The Editor introduces Issue 73 and provides an update on the future of Ariadne.
The requirement to make a business case to maintain or establish a service or a project is a familiar process for many of us working in Libraries. Many libraries are asked to justify their very existence on a regular basis. Some succeed, others unfortunately do not.
We all seem to be doing more with less, and 'lean' is how we normally describe our staffing level. 14 months ago we made a case to top level University administration for an initiative around citations improvement, seeking funds for investment in a service to improve publication performance and citations analysis. This aligned perfectly with University strategy on league table movement and research assessment. It was exceptionally well-received and is proving a popular and valued service. Conversely our case for resource to support an internationally reknowned magazine specialising in innovative and yet practical information management was not successful. Advancing our case outside the University was not successful either.
So as some of our readers will be aware, this is the final issue of Ariadne to be produced by the University of Bath Library. Pressures on time and resources have resulted in a long wait between issues and the sensible option is to step back from production. That said, Issue 73 of Ariadne continues to report on practical experiences, innovative methods and horizon scanning to forecast how future information services can be delivered.
Henshaw, Thompson and Baleia build on their earlier article  discussing work on the UK-MHL project to digitise medical history texts using high levels of automation to the acquisition and processing of content. They outline the principal systems used for each workflow task, from the Internet Archive digitisation process, to de-duplication of material, to the creation of a Medical Heritage Library Mirror at the Wellcome Library.
Running with the collections theme, Celia Jenkins of EDINA looks at SUNCAT (Serials UNion CATalogue) as the service has developed and matured over the last ten years. In addition to looking back at the launch and growth of the service, Jenkins takes us through some of the plans and challenges facing SUNCAT, including mobile-friendly interface, geolocation of contributing libraries, and linkage to other services such as JUSP and the Keepers Registry.
Martin White takes us on a retrospective through Ariadne’s archives looking at the development of metadata over the last 20 or so years. In doing so, he highlights the contribution made by UKOLN to this field in both developing, implementing and fine-tuning metadata schemas. In no small way, this work has been responsible for bringing some semblance of order to the Internet and the names will be familiar to anyone that has worked on information management.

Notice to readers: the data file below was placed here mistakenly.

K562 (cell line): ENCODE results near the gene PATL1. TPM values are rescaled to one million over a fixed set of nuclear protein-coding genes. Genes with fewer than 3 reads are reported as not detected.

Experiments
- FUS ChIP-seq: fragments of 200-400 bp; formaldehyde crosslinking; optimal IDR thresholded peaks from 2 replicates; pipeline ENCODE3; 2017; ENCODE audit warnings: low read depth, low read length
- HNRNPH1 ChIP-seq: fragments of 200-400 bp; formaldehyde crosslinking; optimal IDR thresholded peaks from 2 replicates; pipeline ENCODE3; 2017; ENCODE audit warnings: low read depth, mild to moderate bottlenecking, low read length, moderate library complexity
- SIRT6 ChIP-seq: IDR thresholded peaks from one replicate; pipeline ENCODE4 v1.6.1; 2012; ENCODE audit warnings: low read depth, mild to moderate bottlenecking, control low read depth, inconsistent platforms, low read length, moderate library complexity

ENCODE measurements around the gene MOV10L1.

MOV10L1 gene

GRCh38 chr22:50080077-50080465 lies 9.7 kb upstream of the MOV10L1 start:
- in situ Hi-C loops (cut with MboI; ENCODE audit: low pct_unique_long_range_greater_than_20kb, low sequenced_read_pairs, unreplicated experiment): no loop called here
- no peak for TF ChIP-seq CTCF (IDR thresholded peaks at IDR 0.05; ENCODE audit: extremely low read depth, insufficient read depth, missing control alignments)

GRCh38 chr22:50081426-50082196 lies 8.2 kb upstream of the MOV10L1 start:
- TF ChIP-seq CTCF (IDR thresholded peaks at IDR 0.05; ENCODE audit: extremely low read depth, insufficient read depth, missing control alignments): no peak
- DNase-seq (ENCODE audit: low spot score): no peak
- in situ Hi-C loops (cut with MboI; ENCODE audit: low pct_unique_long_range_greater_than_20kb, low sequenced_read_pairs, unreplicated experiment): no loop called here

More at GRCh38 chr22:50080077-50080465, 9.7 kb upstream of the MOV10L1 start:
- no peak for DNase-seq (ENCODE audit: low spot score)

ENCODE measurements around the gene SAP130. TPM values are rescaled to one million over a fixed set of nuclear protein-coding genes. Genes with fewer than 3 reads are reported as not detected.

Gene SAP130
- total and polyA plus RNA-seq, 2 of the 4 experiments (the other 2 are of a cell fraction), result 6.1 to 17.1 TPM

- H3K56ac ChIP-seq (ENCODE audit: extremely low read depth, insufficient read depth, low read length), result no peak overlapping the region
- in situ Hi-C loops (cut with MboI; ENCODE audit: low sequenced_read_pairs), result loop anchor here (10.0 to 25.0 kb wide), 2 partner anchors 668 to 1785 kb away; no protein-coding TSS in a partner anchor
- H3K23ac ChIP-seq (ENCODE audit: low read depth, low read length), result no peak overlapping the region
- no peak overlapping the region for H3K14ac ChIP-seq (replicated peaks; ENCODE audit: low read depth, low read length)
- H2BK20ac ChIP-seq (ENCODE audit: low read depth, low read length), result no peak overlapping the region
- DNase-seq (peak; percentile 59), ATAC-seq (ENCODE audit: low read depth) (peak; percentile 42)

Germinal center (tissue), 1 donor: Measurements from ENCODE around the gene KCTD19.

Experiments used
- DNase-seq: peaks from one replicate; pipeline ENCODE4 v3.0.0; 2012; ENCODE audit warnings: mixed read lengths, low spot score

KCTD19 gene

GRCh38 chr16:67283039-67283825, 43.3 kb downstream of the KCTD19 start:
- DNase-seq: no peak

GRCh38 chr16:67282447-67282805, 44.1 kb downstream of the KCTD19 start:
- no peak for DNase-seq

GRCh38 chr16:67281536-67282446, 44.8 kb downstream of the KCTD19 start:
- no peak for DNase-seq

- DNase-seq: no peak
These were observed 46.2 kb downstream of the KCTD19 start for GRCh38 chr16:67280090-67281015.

Measuring Library building usage is crucial to many organisations today, providing data and testimony to demonstrate footfall into Library space. Gary Brewerton and Jason Cooper report on Visualising Building Access Data, giving their experience with the introduction of access controls for purposes of safe occupancy levels, and how the resulting log data has offered many more clues to the patterns of use and users entering and leaving the building. Those of you planning to optimise your Library space, or responding to pressures over buildings and infrastructure will find this article invaluable as it reflects on sources of evidence for such a purpose.
Looking at user uptake of mobile devices and key requirements for Higher Education libraries is the focus of Lizzie Caperon's article Developing Adaptable, Efficient Mobile Library Services: Librarians as Enablers which is based on a questionnaire from Leeds University Library. Reducing barriers, empowering users to access information autonomously, and building in forward-compatible flexibility for the interfaces we use are shown to be key when considering the delivery of information and services to our current users.
Aiofe Lawton and Eimear Flynn use the results from two recent surveys to explore how open access publishing may add value to a number of health and social care professionals and their work in the Irish health system. As they note in their article The Value of Open Access Publishing to Health and Social Care Professionals in Ireland, the value of Open Access to readers, authors, teachers, students, libraries, funders of research, governments and citizens has been well documented. But what about patients and health professionals?
Zoe Hurley and Garth Bradshaw share their views on the venue, content and takeaway messages from the Internet Librarian International Conference, held in London in October 2014. Also keeping you up to date, Fiona MacLellan reviews Peggy Johnson’s text on the Fundamentals of Library Collection Development and recommends readers will find the text useful as a reference, dipping into relevant sections as necessary.
As noted in the introduction, this is the final issue to be produced by the University of Bath Library. That is not to say this is necessarily the final issue completely - should the resources and effort to continue production be available elsewhere (please do get in touch) then you'll see her again. Ariadne has a very passionate and active community who would be happy to see her re-awakened from her rest.
- Christy Henshaw, Robert Kiley. "The Wellcome Library, Digital". July 2013, Ariadne Issue 71 http://www.ariadne.ac.uk/issue71/henshaw-kiley